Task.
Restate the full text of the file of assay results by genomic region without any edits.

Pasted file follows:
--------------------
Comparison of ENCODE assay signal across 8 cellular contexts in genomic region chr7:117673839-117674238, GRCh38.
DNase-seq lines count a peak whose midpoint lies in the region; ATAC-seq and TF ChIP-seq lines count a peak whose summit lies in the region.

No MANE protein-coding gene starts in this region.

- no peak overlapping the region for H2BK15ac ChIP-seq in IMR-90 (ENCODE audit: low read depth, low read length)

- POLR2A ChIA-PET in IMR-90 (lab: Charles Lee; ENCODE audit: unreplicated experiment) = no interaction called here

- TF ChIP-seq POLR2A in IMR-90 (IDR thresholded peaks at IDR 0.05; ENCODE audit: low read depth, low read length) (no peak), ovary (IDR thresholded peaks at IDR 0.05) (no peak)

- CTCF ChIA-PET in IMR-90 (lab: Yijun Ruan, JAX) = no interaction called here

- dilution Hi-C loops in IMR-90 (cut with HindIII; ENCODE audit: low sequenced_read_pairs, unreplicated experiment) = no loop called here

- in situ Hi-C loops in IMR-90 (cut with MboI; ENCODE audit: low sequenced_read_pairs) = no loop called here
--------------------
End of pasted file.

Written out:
Comparison of ENCODE assay signal across 8 cellular contexts in genomic region chr7:117673839-117674238, GRCh38.
DNase-seq lines count a peak whose midpoint lies in the region; ATAC-seq and TF ChIP-seq lines count a peak whose summit lies in the region.

No MANE protein-coding gene starts in this region.

- no peak overlapping the region for H2BK15ac ChIP-seq in IMR-90 (ENCODE audit: low read depth, low read length)

- POLR2A ChIA-PET in IMR-90 (lab: Charles Lee; ENCODE audit: unreplicated experiment) = no interaction called here

- TF ChIP-seq POLR2A in IMR-90 (IDR thresholded peaks at IDR 0.05; ENCODE audit: low read depth, low read length) (no peak), ovary (IDR thresholded peaks at IDR 0.05) (no peak)

- CTCF ChIA-PET in IMR-90 (lab: Yijun Ruan, JAX) = no interaction called here

- dilution Hi-C loops in IMR-90 (cut with HindIII; ENCODE audit: low sequenced_read_pairs, unreplicated experiment) = no loop called here

- in situ Hi-C loops in IMR-90 (cut with MboI; ENCODE audit: low sequenced_read_pairs) = no loop called here